One of our very first reviews was of Edmunds Restaurant on Brindley Place, after we’d enjoyed a lovely New Year’s Eve dinner there while it was under the patronage of Chef Andy Waters. Since then Andy has moved on to other things (see review for Waters on the Square) and French Chef Didier Philipot has taken up the knives in this fine dining restaurant. The interior has had some subtle changes, it now for instance has brighter lighting, but the feeling is still luxe and comfortable with white linen, fine glassware, and elegant silver butter cloches.
There are a number of ways to dine here, you don’t have to take an enforced taster menu as is the case with quite a few of Birmingham’s nicer restaurants. There’s a Carte d’Hôte (£24.50 for two courses, £29.50 for three) available most of the time except after 6pm on Friday and Saturday, a nine course taster menu at £75 plus £55 if you want the wine flight (a glass of wine chosen to pair with each course), and an à la carte menu (£40 for two courses, £45 for three). The wine list is fairly extensive with wines ranging from £30 to upwards of £150, we settled on a £40 bottle of Coopers Creek Marlborough Pinot Noir after a G&T aperitif.
We ate from the à la carte menu, but before our starters arrived we were given an amuse bouche of silky butternut squash and ginger puree with a toasted sesame foam. I never know how to feel about foam. The puree was rich and creamy with just a hint of the ginger zing. We also had breads, including a wholegrain bread with bacon flavour, which I want to have every morning from now on as toast.
I opted for the Lobster & Crab starter, a golden orb of Devon lobster and crab risotto arancini accompanied by mushrooms and a lobster bisque. Being in one of the UK’s most landlocked cities I don’t eat a lot of seafood but I do love it. The bisque wasn’t overly heavy, sometimes I find it overpowering, and the flavour of the lobster and crab was fresh. I like the texture difference between the crisp coating of the arancini against the gooey unctuous inside. Our other starter was a warm beetroot and goats cheese salad from the vegetarian menu. The beetroot was served two ways, a sweet beetroot mousseline was topped with beetroot cubes and goats cheese, with tart pear puree on the side to compliment. For more textural contrast walnut and pine kernels were used. I’ve not seen the term “mousseline” before so I’ll assume you haven’t either, although I can’t find a definitive definition I think it means a sauce that’s been passed through a very fine sieve. I always like the way beetroot dishes are so striking because of their colour and this dish delivered on that front as well as taste.
For mains, I stuck with the seafood, medallions of Cornish monk fish with a pillar of buttery potatoes, grapefruit, a coconut sauce with toasted dessicated coconut pieces and a watercress and pea puree. Coconut, grapefruit, and Monkfish – who knew that was a thing? It was though, the combination was both different and excellent, I may steel it for a dinner party. My only criticism of this dish was that I would have liked another chunk of Monkfish, but that might have been greed because I certainly wasn’t hungry by the end of the meal. Our other main was a fillet of black Welsh beef, served with a beef Bourguignon croquette, potato gnocchi, parsnip, parsley cream, and port jus. The beef was good, and the port jus rich, contrasting with the welcome simplicity of the gnocchi and parsnip. The beef croquette was delightful reminding me of a grown up version of a meat Dutch croquette, although I didn’t get the promised boeuf Bourguignon flavours.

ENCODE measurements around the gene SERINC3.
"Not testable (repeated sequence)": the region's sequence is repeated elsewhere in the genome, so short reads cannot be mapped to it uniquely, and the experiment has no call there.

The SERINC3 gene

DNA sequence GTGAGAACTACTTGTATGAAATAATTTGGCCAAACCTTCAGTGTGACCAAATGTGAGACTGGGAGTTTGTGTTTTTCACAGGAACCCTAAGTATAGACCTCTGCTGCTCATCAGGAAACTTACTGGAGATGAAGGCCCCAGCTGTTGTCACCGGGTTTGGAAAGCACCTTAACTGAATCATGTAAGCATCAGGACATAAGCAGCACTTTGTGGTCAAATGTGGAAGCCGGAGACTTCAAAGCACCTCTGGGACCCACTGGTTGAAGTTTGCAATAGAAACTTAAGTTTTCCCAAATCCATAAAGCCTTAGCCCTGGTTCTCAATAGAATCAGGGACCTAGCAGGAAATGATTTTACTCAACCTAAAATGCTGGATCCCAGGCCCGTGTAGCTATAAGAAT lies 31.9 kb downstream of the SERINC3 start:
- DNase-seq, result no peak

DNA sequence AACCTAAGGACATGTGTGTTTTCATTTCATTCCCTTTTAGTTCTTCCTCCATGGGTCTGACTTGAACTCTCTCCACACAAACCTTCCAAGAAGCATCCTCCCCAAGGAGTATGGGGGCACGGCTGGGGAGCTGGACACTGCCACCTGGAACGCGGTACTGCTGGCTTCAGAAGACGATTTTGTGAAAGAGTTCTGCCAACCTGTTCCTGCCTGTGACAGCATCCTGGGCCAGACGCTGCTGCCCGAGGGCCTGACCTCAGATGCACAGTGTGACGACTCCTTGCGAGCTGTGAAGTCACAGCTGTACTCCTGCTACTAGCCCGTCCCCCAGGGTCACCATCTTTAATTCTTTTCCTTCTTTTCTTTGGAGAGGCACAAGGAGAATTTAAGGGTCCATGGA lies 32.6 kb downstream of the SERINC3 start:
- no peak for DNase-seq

As an extra course we were given a pre-dessert. A small square of mango cheesecake (it probably wasn’t a cheesecake but I can’t think of a proper word to describe it) with a perfectly ripe raspberry – I’m always impressed with a good restaurant’s ability to pick produce that looks and tastes spot on. I usually refrain from dessert favouring cheese, but there was a chocolate dish on the menu with cherries, and I really liked the sound of it. I was not disappointed. A scoop of pistachio ice cream was served on the side of a wide but shallow dish of what looked like cherry dotted sponge. When the sponge was cracked it revealed a lava flow of chocolate heaven. The theatre piece of dessert though was the hot toffee soufflé, puffed up a good inch or so above its bowl. Presented at the table whole the waiter cut a slit in the top and placed a scoop of bitter chocolate ice cream on it which slowly sank in to the soufflé and melted. Novel and very very tasty.
Service was pretty much impeccable throughout despite it being an almost full house.
Our bill was around £150 – 3 courses for two people plus a bottle of wine and G&Ts. Although that’s not a cheap night out, I genuinely think it’s good value for the quality of food and service that you get.
Although it’s badged as a “French fine dining restaurant” the food style is more modern mixed in my opinion. I don’t think there’s anyone who couldn’t find a lovely menu for themselves here, take your parents, take your partner, go for a business lunch, and you’re sure to enjoy.